Coronavirus has also impacted My Brother, My Brother and Me, as the brothers face a new challenge: how to be funny during a global Pandemic, and when it’s appropriate and acceptable. Justin’s take: “If you’re too afraid to make jokes about it, it gets scarier, but you don’t want to be insensitive to people who are facing financial ruin or who lost a family member.”
All of a sudden, the types of listener questions they riff off of changed: “We’re getting a lot of ‘I haven’t been outside in weeks,’ ‘I’ve lost my job,’ and ‘How do I work from home?” Travis explained.
At first, the brothers wondered how to deal with it. Griffin added, “We’re all fairly anxious people, so not letting that paralyze us … it’s another thing we struggle with.” But then the realization came: they were true experts at the ‘stay-at-home’ gig, having always recorded from home. “This is our territory. This is our moment to help people. Like, yeah, you shouldn’t wear sweatpants all the time. You’ll get sleepy and won’t do good work.’ This, we can talk about,” Justin joked.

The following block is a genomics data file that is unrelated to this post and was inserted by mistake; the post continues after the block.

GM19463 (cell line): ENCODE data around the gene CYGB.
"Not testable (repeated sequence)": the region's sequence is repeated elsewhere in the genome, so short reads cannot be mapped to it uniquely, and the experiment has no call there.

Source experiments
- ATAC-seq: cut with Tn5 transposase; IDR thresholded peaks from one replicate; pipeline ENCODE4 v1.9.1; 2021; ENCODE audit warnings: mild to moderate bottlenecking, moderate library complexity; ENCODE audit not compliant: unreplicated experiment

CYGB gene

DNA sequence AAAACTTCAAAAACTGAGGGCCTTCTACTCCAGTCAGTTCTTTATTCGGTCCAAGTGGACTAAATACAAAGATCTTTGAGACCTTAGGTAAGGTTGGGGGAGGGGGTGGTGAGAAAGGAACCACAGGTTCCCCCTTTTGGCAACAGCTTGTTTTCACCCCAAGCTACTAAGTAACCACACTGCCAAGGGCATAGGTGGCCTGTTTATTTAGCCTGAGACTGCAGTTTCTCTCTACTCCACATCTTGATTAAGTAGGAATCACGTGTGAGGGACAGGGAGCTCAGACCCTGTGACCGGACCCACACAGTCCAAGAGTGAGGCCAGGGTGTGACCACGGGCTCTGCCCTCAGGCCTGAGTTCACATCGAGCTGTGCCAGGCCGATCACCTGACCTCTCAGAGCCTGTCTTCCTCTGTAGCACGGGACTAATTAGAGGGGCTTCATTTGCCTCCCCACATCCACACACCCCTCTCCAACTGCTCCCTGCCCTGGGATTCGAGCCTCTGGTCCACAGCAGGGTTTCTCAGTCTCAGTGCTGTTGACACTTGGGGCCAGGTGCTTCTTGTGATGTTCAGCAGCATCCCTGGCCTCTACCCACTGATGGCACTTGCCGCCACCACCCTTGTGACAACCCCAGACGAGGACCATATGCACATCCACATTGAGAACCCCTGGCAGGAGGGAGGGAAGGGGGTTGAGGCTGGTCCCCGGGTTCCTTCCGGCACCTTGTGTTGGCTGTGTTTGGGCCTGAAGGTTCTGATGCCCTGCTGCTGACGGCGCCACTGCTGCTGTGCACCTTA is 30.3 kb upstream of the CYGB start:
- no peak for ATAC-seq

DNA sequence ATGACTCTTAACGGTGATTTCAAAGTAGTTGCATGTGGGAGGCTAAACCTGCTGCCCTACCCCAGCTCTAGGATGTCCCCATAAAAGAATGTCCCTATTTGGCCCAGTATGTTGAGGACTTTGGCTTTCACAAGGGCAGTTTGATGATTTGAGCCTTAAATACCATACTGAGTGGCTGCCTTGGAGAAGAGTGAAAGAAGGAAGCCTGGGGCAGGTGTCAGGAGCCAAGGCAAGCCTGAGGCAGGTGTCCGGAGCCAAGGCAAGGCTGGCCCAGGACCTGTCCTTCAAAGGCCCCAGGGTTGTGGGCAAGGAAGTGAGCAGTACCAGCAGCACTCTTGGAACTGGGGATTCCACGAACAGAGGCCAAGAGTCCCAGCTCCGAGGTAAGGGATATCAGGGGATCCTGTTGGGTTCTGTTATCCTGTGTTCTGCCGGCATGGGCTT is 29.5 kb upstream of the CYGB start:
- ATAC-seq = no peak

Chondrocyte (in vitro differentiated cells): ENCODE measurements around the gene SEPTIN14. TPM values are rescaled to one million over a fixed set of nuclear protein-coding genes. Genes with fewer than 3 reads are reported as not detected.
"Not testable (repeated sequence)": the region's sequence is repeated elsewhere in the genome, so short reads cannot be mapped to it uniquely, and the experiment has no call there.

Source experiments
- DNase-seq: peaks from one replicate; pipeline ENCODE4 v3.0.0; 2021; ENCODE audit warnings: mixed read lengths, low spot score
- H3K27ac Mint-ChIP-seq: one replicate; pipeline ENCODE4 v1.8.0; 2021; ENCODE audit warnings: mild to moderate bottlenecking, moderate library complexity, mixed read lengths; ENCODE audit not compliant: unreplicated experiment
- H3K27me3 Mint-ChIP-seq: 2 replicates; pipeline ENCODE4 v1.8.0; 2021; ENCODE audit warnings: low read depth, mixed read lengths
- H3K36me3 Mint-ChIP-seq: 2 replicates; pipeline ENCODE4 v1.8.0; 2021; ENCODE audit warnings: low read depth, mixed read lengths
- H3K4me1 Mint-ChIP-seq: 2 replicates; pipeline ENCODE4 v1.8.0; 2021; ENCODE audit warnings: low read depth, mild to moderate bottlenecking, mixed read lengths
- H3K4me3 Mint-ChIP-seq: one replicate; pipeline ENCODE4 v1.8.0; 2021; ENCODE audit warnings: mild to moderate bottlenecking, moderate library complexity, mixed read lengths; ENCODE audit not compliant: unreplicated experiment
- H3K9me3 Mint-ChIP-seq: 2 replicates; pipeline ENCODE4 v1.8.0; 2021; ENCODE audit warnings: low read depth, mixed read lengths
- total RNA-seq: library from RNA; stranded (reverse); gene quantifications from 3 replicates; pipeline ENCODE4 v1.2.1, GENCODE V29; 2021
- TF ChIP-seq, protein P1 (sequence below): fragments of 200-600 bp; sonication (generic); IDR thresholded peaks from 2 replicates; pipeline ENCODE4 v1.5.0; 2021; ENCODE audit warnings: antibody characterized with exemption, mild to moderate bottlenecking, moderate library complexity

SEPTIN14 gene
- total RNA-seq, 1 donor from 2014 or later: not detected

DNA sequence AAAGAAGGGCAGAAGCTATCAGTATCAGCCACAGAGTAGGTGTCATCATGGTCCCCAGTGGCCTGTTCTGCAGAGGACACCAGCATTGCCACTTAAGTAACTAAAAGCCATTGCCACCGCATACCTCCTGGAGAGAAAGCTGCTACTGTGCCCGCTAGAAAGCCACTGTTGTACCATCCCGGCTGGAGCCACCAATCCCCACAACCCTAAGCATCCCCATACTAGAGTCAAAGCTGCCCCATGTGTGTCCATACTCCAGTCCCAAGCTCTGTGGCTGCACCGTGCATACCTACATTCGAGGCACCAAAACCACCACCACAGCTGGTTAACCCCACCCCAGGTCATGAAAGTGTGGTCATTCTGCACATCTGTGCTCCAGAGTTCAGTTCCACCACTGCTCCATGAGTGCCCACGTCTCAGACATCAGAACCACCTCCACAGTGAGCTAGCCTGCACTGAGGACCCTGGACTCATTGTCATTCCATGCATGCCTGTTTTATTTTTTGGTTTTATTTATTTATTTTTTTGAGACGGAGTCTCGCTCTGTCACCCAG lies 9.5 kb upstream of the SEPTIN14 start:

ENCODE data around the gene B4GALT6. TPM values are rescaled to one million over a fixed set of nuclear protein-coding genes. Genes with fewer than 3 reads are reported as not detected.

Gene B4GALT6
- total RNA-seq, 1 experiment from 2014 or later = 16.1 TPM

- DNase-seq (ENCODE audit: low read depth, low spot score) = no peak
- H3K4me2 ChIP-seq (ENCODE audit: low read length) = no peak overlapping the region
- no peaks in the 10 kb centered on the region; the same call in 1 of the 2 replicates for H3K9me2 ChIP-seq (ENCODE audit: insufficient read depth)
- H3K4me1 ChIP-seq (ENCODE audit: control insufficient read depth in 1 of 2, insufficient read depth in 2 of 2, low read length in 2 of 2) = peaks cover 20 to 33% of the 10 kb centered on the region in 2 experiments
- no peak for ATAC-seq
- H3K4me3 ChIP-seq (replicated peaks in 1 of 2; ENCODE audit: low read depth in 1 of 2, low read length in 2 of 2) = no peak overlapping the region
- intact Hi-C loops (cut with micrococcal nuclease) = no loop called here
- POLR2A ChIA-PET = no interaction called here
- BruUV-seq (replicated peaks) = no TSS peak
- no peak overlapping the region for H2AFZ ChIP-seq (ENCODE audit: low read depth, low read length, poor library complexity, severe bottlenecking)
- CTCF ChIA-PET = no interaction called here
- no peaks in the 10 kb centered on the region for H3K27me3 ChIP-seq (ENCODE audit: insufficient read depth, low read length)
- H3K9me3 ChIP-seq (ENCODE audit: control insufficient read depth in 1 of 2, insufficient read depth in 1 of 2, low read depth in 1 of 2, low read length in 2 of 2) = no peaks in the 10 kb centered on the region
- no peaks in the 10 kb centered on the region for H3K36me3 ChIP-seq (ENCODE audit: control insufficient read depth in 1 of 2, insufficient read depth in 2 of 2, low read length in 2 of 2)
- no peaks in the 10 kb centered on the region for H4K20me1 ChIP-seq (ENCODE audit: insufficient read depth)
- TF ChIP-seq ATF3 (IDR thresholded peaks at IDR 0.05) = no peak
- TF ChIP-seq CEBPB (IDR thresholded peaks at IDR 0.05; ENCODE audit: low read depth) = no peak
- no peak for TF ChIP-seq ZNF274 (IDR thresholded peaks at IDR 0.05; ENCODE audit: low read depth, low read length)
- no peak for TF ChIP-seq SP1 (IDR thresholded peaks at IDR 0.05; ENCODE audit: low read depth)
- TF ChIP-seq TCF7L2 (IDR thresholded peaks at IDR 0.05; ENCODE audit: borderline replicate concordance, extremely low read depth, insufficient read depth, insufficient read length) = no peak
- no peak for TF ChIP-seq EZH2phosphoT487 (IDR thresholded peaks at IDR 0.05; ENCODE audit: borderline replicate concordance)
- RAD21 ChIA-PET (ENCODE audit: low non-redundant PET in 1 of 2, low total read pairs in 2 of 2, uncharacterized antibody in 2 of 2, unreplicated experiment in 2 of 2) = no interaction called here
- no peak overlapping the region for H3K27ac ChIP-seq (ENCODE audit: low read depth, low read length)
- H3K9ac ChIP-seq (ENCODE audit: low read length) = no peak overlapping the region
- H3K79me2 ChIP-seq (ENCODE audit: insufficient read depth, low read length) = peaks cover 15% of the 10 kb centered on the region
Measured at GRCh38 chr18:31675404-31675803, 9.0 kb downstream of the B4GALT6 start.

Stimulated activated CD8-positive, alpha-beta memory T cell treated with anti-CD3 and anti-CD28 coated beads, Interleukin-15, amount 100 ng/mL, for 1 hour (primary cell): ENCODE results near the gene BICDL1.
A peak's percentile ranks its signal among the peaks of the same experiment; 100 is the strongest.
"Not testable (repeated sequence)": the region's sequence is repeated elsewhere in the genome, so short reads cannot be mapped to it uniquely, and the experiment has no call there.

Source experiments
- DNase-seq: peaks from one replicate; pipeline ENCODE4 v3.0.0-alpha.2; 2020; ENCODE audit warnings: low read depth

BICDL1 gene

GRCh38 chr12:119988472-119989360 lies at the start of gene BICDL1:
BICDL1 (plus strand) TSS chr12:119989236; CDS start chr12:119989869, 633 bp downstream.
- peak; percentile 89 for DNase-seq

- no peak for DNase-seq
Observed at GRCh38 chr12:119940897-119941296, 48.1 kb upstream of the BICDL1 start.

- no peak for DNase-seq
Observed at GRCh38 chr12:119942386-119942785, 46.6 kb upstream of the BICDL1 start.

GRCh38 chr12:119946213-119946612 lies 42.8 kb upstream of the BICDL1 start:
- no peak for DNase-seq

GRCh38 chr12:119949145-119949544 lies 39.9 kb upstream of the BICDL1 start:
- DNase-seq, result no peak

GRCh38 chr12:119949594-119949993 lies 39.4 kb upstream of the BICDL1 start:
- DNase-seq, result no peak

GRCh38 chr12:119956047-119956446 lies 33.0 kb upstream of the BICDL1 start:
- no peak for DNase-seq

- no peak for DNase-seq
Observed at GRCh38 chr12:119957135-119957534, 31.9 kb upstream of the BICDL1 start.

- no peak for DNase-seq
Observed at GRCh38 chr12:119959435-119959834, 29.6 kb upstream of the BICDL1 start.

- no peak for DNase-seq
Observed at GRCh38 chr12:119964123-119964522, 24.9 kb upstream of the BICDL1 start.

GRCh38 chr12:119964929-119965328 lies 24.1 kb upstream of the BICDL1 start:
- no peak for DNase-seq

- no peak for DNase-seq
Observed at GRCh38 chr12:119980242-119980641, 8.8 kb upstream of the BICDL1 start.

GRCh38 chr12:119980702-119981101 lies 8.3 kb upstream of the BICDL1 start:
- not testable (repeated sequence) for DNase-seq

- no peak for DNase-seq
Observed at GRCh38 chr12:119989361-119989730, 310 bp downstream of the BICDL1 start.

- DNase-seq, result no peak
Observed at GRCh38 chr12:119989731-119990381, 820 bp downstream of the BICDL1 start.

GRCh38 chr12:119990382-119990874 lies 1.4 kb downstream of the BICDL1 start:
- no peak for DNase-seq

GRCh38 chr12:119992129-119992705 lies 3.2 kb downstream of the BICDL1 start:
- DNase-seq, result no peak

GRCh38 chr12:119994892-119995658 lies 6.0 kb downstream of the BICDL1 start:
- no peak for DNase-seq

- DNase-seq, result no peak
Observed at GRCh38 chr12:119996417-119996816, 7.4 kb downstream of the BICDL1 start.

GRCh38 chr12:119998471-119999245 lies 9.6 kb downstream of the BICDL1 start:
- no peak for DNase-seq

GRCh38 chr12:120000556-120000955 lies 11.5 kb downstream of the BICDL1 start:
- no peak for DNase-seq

The tightknit McElroy family says the toughest thing about Coronavirus has been not being able to see each other.
They also miss the live shows they started recording a year into MBMBaM. “It’s a nice reminder that you’re not doing it in a vacuum,” said Justin. “The longer we go without doing a live show, the more it starts to feel like, I don’t know, ‘shouting into the void’ is probably too strong. It just starts to feel emptier.”
All the same, the brothers’ improvised antics are proving a panacea and welcome distraction: “People reach out to us to talk about how much they appreciate the release,” said Travis.
Now, the brothers have gotten married and have families of their own.
Other than family, “giving forward” is the most important thing to the McElroys, who have raised hundreds-of-thousands of dollars for their Huntington, WV hometown. “We’re blessed to have listeners who are incredibly generous,” said Justin. “They formed a group called My Brother, My Brother and Me Angels, and they often fill the list of all our asks to help the homeless and kids who won’t have Christmas presents. They’re always asking, ‘Is there anything more we can do?’”
The brothers say they are eager to hit the road and get their live shows going again. “It’s so good to see people laugh face-to-face.”
And, to see their father in person on Father’s Day.
Wondering how to celebrate yours?
“Just take edibles, apparently,” laughed dad Clint.